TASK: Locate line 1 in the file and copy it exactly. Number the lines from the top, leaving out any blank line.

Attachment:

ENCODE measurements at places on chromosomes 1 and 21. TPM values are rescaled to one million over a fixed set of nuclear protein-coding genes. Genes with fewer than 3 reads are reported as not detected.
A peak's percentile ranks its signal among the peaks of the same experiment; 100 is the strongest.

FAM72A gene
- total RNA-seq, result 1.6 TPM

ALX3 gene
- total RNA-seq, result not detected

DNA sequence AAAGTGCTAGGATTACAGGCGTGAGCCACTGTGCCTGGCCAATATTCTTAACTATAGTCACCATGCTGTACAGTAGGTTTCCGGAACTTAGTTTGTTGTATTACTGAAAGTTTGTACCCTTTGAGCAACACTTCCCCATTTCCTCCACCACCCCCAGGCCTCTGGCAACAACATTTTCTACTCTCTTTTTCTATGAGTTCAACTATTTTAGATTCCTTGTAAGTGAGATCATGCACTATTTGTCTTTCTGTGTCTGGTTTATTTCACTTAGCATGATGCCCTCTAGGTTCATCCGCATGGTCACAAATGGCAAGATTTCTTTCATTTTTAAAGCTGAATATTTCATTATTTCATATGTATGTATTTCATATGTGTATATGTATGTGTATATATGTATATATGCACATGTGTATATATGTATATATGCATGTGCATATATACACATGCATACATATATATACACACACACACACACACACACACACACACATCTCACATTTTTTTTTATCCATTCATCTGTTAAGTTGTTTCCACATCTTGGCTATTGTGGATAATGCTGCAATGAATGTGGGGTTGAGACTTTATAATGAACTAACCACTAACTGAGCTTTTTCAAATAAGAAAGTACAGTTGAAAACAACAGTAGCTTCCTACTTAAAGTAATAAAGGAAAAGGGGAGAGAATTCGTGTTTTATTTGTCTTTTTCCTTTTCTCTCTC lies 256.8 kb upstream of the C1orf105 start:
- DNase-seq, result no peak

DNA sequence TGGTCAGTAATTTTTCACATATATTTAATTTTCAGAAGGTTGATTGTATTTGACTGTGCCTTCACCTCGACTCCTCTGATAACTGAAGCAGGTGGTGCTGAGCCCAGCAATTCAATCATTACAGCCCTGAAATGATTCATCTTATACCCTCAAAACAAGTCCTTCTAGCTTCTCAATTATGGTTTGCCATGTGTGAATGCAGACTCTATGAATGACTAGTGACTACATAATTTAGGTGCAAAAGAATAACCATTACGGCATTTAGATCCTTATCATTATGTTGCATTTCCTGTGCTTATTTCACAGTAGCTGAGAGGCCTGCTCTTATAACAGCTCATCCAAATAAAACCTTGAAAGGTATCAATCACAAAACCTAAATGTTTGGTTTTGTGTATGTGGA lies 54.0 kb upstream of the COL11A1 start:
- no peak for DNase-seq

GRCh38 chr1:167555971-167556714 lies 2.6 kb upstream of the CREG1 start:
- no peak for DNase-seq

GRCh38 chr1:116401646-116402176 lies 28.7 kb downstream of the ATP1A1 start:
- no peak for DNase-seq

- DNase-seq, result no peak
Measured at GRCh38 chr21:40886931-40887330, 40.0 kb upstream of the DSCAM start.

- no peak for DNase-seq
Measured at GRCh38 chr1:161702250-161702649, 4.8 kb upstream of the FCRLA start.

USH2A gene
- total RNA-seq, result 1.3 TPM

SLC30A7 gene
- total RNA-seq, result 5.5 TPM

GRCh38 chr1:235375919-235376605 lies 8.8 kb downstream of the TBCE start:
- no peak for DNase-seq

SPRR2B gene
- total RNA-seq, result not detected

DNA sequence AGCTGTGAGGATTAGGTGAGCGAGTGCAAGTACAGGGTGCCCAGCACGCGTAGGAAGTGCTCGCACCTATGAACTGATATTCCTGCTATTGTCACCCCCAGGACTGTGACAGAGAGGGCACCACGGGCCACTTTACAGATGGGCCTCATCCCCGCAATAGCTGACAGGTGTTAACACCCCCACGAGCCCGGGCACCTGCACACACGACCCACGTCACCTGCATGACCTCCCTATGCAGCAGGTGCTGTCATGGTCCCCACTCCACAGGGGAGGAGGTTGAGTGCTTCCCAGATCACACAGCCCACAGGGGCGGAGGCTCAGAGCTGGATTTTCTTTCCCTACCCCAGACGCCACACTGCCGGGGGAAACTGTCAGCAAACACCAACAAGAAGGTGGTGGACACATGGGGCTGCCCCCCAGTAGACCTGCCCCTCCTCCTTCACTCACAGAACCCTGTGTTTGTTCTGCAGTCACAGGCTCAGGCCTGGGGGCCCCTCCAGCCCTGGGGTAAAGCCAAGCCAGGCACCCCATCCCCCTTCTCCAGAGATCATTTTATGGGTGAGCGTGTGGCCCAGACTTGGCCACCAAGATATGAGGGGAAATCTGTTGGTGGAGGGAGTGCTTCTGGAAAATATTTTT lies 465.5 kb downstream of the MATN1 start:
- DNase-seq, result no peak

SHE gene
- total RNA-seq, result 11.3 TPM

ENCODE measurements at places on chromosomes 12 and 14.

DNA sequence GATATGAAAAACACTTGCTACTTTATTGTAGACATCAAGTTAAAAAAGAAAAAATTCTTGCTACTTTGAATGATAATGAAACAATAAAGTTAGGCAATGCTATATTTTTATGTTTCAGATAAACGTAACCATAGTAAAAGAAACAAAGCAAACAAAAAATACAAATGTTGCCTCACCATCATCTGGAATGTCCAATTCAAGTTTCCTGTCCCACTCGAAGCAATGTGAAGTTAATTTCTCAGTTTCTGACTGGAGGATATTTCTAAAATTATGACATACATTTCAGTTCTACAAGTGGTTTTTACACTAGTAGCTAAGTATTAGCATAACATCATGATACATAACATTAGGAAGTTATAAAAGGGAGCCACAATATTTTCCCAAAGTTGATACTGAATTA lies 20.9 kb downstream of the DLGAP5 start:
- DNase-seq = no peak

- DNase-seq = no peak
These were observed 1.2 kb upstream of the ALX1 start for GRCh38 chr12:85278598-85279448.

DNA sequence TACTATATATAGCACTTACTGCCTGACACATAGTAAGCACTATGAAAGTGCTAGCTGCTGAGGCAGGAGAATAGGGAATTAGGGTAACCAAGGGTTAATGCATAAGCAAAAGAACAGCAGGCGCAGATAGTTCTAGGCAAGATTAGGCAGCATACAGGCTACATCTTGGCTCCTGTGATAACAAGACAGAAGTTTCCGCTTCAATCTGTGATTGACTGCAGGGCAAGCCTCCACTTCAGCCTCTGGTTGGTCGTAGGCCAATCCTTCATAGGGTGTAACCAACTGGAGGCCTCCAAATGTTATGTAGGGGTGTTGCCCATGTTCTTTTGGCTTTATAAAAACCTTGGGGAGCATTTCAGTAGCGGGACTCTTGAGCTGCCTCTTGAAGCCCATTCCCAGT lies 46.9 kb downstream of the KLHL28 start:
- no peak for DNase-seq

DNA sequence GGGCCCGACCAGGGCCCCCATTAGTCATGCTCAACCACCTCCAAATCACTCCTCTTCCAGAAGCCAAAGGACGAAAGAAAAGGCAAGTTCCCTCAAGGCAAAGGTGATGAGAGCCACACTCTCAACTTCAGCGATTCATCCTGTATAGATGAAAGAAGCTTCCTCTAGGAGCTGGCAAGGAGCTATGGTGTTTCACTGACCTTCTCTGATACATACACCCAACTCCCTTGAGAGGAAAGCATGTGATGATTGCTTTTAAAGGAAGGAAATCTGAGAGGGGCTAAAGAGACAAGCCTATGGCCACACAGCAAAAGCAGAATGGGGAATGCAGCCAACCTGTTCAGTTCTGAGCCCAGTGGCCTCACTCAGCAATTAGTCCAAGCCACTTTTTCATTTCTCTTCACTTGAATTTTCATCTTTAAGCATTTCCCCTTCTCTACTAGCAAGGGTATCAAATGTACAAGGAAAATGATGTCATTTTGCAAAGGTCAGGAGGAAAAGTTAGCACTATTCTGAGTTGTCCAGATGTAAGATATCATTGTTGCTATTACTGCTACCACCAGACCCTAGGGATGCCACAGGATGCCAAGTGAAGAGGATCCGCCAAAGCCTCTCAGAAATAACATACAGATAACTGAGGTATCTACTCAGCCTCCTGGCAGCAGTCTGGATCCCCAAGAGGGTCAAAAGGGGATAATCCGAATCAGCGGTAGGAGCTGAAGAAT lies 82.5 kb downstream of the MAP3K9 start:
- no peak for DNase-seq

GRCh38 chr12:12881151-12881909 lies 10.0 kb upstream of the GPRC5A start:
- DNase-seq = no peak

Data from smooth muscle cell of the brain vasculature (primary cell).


ENCODE measurements at places on chromosomes 1 and 21. TPM values are rescaled to one million over a fixed set of nuclear protein-coding genes. Genes with fewer than 3 reads are reported as not detected.